Detecting Rare Cancer Mutations With castPCR™ Technology

TaqMan Mutation Detection Assays

In cancer tissue samples, somatic mutations are often present in vanishingly small amounts when compared with the high levels of wild-type DNA sequences. Detecting these rare mutations in the presence of such a high background of wild-type alleles can be challenging. Existing mutation detection methods compatible with tumor specimens are often limited by poor sensitivity and specificity, high cost, and inconvenient workflows. TaqMan Mutation Detection Assays were designed to address these limitations, as well as to provide a method for accurately quantifying the percentage of specific cancer mutations within a sample.

Competitive PCR Assays With castPCR™ Technology

Our TaqMan Mutation Detection Assay portfolio covers key somatic mutations identified in various cancer genes—including BRAF, EGFR, HRAS, KIT, KRAS, NRAS, PIK3CA, PTEN, and TP53—and implicated in many types of cancer. TaqMan Mutation Detection Assays take advantage of our pioneering Competitive Allele–Specific TaqMan (castPCR™) technology, which combines mutant allele–specific TaqMan qPCR amplification assays with wild-type allele–specific MGB blocker oligonucleotides that effectively suppress nonspecific amplification of the wild-type allele (for more details, see our new video at lifetechnologies.com/castpcr). By combining mutant allele–specific primers with the proprietary MGB blocker oligonucleotides, these assays show a high degree of specificity, enabling the detection of as little as 0.1% mutant allele in the presence of a wild-type allele background (Figure 1).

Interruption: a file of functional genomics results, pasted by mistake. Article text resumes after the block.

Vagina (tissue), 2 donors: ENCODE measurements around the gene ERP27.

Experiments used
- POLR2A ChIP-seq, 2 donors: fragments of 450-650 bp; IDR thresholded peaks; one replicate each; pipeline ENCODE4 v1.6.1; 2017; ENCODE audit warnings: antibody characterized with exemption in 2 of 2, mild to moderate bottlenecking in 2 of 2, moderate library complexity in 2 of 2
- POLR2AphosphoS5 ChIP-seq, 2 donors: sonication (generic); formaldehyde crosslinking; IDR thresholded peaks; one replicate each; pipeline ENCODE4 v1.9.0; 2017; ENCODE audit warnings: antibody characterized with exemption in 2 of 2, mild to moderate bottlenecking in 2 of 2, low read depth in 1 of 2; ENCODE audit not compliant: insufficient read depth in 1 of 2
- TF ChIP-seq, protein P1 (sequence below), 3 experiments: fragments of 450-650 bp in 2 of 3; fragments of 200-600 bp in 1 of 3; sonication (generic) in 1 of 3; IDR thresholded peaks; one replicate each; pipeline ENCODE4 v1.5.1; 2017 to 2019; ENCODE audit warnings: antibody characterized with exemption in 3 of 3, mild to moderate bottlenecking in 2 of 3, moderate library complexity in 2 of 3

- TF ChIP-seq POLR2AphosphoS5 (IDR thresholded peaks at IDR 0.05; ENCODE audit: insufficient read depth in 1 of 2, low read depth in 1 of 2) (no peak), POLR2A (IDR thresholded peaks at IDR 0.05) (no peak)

TaqMan Mutation Detection Assays are not only sensitive but also efficient, with a wide dynamic detection range that spans over four logs in template concentration. Moreover, the TaqMan Mutation Detection Assays produce reproducible and accurate quantification, with an average amplification efficiency of 100% ± 10%. TaqMan Mutation Detection Assays are compatible with genomic DNA samples extracted from formalin-fixed, paraffin-embedded (FFPE) tissue, fresh-frozen tissue, and cell culture.

 

Detection of KRAS 518 mutant alleles using the TaqMan Mutation Detection Assay.  
Figure 1. Detection of KRAS 518 mutant alleles using the TaqMan Mutation Detection Assay. The amplification plot shows the Ct difference between a 0.1% mutation sample (10 copies mutant allele and 30 ng wild-type gDNA isolated from formalin-fixed, paraffin-embedded (FFPE) tissue) and a wild-type gDNA sample (30 ng wild-type gDNA isolated from FFPE tissue). Both samples were amplified using the TaqMan Mutation Detection Assay for the KRAS 518 mutation. The 0.1% mutation sample was created by adding gDNA from the mutant cell line PSN-1, which carries the KRAS 518 mutation, to gDNA from the wild-type Jurkat cell line.

State-of-the-Art Mutation Detection

We are continually adding mutation assays to cover newly identified cancer gene mutations. For the most updated list of available assays, refer to the TaqMan Mutation Detection Assay index, which currently contains 586 different mutations in 45 different genes.

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